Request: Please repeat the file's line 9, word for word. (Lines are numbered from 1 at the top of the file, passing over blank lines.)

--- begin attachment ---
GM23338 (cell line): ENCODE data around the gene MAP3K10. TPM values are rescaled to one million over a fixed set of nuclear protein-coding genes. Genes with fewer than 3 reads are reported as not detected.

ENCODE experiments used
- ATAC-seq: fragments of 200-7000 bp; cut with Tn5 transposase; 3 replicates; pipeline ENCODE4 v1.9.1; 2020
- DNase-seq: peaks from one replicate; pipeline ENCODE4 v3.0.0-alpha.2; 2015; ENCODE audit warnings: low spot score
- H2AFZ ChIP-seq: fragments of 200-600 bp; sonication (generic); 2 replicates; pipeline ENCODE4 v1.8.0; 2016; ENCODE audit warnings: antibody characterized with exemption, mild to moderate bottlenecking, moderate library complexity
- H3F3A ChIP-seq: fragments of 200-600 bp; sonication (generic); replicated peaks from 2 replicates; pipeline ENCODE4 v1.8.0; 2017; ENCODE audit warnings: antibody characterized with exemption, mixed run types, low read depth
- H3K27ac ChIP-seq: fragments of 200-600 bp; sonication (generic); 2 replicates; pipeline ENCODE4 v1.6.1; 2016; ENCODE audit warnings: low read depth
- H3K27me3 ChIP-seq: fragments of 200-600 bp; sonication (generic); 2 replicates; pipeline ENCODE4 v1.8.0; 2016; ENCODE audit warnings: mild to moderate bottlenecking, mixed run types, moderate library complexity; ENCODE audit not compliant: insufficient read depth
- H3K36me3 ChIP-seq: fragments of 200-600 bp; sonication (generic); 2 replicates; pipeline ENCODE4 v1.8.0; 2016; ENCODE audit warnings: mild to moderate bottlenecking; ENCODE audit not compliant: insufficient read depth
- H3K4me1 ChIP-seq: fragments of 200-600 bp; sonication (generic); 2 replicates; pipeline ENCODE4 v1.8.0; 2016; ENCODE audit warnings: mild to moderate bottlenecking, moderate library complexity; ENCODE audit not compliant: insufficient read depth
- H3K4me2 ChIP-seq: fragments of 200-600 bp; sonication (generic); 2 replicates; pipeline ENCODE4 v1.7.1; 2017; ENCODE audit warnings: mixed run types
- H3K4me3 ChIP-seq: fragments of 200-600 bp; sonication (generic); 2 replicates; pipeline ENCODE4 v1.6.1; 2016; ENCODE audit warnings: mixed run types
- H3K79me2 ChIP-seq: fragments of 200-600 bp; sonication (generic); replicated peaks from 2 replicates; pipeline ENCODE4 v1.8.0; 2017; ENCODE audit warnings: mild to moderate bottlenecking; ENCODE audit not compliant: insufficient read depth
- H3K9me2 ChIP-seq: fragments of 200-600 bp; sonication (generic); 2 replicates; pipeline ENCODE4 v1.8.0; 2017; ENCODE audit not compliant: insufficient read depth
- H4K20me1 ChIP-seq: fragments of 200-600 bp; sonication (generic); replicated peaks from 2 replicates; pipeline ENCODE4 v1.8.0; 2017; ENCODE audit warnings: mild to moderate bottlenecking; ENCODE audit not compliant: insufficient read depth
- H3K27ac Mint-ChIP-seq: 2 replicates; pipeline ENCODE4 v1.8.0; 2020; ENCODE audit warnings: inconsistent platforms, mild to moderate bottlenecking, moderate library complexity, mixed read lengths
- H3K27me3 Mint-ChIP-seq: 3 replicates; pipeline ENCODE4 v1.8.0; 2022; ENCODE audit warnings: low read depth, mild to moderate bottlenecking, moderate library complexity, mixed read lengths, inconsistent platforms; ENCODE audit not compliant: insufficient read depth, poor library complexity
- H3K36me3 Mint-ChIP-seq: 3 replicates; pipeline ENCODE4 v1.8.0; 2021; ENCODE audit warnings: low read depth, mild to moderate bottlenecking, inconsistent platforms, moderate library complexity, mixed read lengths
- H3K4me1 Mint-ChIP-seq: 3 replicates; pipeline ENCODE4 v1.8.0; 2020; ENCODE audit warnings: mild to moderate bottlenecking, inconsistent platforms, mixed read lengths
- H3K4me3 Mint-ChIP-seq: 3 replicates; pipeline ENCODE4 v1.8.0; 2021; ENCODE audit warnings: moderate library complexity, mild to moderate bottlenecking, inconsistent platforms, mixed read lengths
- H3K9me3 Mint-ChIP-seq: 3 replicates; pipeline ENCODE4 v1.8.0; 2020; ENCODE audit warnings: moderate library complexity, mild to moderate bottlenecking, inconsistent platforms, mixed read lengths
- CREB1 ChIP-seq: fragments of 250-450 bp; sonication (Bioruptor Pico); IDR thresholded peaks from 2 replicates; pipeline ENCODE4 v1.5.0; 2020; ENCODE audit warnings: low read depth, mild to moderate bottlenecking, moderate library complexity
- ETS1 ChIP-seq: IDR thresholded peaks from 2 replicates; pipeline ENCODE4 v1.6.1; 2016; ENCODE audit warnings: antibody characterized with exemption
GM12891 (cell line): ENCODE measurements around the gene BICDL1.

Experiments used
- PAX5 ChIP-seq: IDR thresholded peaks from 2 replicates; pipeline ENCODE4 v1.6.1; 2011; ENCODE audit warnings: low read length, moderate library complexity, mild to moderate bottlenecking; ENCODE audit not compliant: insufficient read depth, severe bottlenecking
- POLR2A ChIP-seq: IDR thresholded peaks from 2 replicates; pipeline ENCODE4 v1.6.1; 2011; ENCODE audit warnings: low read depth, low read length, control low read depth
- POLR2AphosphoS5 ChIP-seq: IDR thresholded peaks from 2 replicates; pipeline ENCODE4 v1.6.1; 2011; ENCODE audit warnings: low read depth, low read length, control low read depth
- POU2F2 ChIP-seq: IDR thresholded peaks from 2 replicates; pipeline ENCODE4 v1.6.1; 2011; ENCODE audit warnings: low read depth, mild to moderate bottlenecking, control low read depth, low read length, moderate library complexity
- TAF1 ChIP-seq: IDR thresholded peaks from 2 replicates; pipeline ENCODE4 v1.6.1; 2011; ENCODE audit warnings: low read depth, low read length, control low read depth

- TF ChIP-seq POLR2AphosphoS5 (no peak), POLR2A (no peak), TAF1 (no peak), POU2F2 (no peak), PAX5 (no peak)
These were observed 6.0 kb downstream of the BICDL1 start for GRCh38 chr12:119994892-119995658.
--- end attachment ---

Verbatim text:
- H3K36me3 ChIP-seq: fragments of 200-600 bp; sonication (generic); 2 replicates; pipeline ENCODE4 v1.8.0; 2016; ENCODE audit warnings: mild to moderate bottlenecking; ENCODE audit not compliant: insufficient read depth